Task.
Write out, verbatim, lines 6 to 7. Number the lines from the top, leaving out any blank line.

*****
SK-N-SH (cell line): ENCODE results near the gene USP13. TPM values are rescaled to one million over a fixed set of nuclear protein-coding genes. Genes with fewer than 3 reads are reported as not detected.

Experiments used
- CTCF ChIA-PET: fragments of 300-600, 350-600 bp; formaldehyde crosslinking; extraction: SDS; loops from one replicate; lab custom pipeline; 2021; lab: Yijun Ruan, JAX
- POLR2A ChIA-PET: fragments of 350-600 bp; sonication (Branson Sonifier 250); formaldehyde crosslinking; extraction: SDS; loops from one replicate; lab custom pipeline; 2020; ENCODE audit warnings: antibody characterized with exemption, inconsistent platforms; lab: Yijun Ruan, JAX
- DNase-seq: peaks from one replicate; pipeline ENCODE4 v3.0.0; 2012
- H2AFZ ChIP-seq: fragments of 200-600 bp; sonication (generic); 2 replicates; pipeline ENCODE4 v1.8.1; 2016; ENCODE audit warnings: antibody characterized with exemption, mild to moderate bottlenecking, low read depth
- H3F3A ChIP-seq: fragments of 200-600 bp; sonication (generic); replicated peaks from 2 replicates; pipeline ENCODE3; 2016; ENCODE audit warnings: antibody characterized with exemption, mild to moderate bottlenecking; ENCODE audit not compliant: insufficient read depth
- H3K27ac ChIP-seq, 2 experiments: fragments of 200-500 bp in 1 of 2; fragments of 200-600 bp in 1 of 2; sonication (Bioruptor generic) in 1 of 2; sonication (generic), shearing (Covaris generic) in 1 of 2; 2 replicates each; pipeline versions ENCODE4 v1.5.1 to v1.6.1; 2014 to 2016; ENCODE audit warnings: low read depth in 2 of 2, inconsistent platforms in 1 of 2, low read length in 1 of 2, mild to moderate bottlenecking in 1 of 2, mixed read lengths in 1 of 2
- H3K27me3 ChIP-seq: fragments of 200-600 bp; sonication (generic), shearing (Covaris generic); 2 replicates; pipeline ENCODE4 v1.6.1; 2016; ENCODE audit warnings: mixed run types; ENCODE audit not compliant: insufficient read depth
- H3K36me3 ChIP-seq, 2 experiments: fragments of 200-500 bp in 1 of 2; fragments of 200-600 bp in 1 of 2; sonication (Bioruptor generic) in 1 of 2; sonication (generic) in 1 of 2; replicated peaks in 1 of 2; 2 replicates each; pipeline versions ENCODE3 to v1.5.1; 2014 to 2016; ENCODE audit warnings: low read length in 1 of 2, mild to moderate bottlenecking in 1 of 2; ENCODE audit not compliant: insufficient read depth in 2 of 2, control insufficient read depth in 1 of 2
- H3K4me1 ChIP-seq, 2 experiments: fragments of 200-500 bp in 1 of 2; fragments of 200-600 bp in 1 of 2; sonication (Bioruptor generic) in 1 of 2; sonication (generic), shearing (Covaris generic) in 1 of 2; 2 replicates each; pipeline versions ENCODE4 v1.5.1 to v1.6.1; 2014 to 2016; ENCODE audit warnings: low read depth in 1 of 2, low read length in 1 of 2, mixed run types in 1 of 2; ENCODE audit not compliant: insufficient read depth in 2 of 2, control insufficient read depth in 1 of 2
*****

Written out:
- H2AFZ ChIP-seq: fragments of 200-600 bp; sonication (generic); 2 replicates; pipeline ENCODE4 v1.8.1; 2016; ENCODE audit warnings: antibody characterized with exemption, mild to moderate bottlenecking, low read depth
- H3F3A ChIP-seq: fragments of 200-600 bp; sonication (generic); replicated peaks from 2 replicates; pipeline ENCODE3; 2016; ENCODE audit warnings: antibody characterized with exemption, mild to moderate bottlenecking; ENCODE audit not compliant: insufficient read depth